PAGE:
From the Editors
Tens of thousands gathered Friday in Tahrir Square, the birthplace of the 25 January revolution that ousted President Hosni Mubarak last February. They chanted slogans against President Mohamed Morsy, the Muslim Brotherhood, and the Constituent Assembly.
All marches from different parts of Cairo converged in the square by sunset. Marches started at different squares and neighborhoods from Giza, Sayeda Zeinab, Mohandiseen, Shubra, Dokki, Al-Azhar, Talaat Harb Street, Zamalek, and Ramses Square.
Former presidential candidate Khaled Ali, a leftist lawyer, led the march from Ramses, while reform advocate Mohamed ElBaradei led the march from Shubra. Other public figures and politicians led other marches to the square from around the city.
Members of ElBaradei’s Constitution Party speculated that the longtime reform advocate would give a speech to the crowd.
President Mohamed Morsy’s announcement of his declaration last Thursday sparked controversy and mobilized opposition groups. Demonstrators poured into Tahrir to join a sit-in started by hundreds of demonstrators after Morsy issued the declaration, which they say grants him unprecedented powers and makes him a new dictator.
Marches began arriving in Tahrir Square Friday afternoon for the “Martyrs’ Dream” mass demonstration, which many political parties, movements, and revolutionary groups had called for to decry the declaration. Many protesters also decried the final constitutional draft, finished by the Islamist-dominated Constituent Assembly early the same morning.
A march that started at the liberal Wafd Party headquarters left Dokki and arrived in Tahrir, led by former presidential candidate Amr Moussa and Wafd Party head Al-Sayed al-Badawy. Several leading figures in the party were among the thousands who took part in the march.
Speaking to Al-Masry Al-Youm, Moussa called on Morsy take the current situation seriously and to put the weight of public opinion into consideration when making a decision. He added that Egypt was about to have a “civil war.”
Badawy said civil groups would continue protests and sit-ins until the cancellation of the new constitutional declaration and formation of a new constituent assembly representing all Egyptians.
The first march had arrived in Tahrir in the afternoon, having started at Al-Fatah Mosque in Ramses Square after prayers. State newspaper Al-Ahram said thousands participated. Protesters chanted anti-Morsy and anti-Brotherhood slogans, and participants raised the flags of their respective parties and movements.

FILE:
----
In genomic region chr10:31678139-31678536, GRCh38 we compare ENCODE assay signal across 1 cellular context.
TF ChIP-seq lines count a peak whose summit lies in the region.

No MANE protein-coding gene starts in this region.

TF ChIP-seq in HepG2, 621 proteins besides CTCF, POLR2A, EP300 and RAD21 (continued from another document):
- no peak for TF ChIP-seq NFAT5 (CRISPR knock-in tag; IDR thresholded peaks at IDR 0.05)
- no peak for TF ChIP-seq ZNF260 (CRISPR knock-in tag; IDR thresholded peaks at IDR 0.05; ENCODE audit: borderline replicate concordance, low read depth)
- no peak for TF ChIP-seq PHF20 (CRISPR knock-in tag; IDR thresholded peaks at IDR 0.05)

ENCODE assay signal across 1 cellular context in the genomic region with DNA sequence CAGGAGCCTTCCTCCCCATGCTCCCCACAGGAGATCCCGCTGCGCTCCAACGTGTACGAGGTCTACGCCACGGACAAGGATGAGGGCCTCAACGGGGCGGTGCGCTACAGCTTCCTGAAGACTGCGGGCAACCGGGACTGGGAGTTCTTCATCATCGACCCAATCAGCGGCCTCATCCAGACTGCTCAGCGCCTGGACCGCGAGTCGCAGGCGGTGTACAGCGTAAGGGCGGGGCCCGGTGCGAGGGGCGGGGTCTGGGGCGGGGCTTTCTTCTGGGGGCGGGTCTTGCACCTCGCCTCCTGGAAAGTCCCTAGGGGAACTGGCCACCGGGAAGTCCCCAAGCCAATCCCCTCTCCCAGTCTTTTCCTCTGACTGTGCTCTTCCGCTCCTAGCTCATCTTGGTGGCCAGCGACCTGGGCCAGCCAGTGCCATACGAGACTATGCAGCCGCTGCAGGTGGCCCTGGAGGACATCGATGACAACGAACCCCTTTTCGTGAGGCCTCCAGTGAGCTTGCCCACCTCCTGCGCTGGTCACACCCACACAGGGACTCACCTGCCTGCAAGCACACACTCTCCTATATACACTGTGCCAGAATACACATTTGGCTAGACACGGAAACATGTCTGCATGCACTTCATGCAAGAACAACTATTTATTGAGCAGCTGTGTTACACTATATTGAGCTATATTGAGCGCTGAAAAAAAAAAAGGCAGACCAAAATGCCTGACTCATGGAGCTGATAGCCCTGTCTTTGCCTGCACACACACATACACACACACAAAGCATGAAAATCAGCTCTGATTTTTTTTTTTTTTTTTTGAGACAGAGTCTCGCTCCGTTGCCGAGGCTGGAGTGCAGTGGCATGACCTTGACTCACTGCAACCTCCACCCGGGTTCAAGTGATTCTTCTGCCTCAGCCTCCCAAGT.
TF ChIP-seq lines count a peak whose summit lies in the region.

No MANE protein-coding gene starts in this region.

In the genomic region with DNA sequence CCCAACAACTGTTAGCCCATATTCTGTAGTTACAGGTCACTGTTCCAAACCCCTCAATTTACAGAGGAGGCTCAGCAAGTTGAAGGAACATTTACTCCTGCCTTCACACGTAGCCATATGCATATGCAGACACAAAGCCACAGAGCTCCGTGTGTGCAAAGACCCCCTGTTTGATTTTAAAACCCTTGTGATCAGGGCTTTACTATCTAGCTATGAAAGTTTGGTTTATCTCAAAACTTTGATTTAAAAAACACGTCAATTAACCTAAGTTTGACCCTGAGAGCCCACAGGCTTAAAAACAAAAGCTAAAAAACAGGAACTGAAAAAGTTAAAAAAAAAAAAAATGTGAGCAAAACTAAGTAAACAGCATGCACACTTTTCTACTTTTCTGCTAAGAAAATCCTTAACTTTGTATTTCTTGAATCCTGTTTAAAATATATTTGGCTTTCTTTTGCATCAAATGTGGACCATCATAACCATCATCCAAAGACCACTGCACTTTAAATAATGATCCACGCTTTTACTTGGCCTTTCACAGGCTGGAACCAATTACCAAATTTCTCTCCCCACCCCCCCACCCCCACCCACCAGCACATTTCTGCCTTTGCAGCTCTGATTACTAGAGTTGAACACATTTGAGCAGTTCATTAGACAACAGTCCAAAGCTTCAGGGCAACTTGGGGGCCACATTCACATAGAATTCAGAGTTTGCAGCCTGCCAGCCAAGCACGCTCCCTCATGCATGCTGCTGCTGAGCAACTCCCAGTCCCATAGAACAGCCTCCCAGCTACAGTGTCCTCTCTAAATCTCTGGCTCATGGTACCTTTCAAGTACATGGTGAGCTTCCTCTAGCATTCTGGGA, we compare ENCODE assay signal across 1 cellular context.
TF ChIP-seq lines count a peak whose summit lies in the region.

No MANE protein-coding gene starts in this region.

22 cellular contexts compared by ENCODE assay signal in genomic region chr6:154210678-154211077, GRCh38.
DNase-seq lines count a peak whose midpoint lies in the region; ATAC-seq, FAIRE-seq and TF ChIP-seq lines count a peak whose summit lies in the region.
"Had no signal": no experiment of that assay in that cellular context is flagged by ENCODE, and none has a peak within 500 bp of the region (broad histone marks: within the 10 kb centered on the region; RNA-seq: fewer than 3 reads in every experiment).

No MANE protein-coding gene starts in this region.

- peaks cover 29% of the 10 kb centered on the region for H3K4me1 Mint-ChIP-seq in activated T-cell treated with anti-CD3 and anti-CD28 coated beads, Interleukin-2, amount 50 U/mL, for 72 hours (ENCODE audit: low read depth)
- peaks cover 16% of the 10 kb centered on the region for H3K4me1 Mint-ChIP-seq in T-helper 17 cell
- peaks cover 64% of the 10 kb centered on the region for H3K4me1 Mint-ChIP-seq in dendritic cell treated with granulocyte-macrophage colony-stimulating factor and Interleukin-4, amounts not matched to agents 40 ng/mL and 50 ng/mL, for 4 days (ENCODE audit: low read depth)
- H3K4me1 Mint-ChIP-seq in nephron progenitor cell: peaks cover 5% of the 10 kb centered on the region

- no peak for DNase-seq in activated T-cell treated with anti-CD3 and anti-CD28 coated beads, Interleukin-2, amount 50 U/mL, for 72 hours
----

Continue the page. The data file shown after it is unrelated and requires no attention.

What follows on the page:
In Tahrir, demonstrators chanted slogans rejecting the final constitutional draft, which was passed early Friday morning by the Islamist-dominated Constituent Assembly.
The April 6 Youth Movement led another march of dozens of protesters from Al-Nour Mosque in Abbaseya to Tahrir, chanting against the constitutional declaration, the Interior Ministry, the president and the Constituent Assembly, according to Al-Masry Al-Youm. Protesters wore T-shirts with a picture of April 6 member Gaber Salah, also known as Jika, who died in recent clashes between police and protesters near Mohamed Mahmoud Street. The shirts read, “Today is the spark of a second revolution.”
A massive demonstration also kicked off from Al-Azhar Mosque after prayers heading to Tahrir. Participants chanted against the Muslim Brotherhood and Salafis. “Egypt for all Egyptians, not Brothers and Salafis,” they chanted, along with “Down with the supreme guide’s rule,” referring to the Brotherhood’s leader.
In Giza Square, another march started from Al-Estiqama Mosque, with protesters angry about the preacher’s sermon, in which he called on worshippers to excuse the president, Al-Masry Al-Youm reported.
Their march had been scheduled to start later, but after the sermon, dozens gathered in front of the mosque and chanted, “Void the constitutional declaration, supreme guide rule is invalid, Brotherhood rule is void and Constituent Assembly is null.”
“We will continue the path as free revolutionaries,” they chanted, as well as “Leave, Morsy,” and “Down with the supreme guide’s rule.”
The Constitution Party, Popular Current Party and April 6 Youth Movement members took part in the protest, along with unaffiliated demonstrators. Minor scuffles took place between supporters of the president and marchers while they were on their way to Tahrir.
In Shubra, thousands participated in a march, with many joining after prayers at Khazendar Mosque. The Egyptian Social Democratic, Adl, Free Egyptians and Popular Current parties, as well as the Maspero Youth Union, the Socialist Popular Alliance, and other Coptic movements, took part.
Protesters chanted phrases such as “Egyptian will remain civilian,” and raised pictures of Salah and Islam Fathy Massoud, two teenagers who have died in the recent clashes. Massoud died while defending the Muslim Brotherhood’s office in Damanhour.